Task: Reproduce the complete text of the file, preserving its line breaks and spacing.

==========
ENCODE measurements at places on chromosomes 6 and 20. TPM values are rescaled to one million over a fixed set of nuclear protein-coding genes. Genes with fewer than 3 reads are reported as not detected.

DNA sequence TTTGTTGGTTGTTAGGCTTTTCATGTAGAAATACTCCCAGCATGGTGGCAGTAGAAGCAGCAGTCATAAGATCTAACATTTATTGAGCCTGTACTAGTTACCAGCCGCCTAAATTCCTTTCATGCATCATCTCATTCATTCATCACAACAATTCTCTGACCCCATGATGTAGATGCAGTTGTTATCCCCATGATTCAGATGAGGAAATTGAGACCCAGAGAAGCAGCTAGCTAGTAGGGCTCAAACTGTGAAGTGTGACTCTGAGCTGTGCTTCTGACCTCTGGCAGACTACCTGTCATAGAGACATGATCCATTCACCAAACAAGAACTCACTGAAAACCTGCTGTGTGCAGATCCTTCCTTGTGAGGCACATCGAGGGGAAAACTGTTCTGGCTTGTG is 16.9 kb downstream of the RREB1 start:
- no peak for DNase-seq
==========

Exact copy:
ENCODE measurements at places on chromosomes 6 and 20. TPM values are rescaled to one million over a fixed set of nuclear protein-coding genes. Genes with fewer than 3 reads are reported as not detected.

DNA sequence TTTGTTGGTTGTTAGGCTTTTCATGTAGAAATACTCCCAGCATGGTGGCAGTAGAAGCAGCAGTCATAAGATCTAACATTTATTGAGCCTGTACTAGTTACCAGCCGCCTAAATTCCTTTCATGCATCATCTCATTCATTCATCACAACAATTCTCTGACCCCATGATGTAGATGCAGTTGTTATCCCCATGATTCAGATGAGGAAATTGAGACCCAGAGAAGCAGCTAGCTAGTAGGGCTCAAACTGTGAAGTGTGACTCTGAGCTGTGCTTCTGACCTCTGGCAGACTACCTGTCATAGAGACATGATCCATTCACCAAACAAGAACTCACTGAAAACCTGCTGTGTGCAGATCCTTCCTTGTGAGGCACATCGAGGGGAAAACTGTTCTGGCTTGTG is 16.9 kb downstream of the RREB1 start:
- no peak for DNase-seq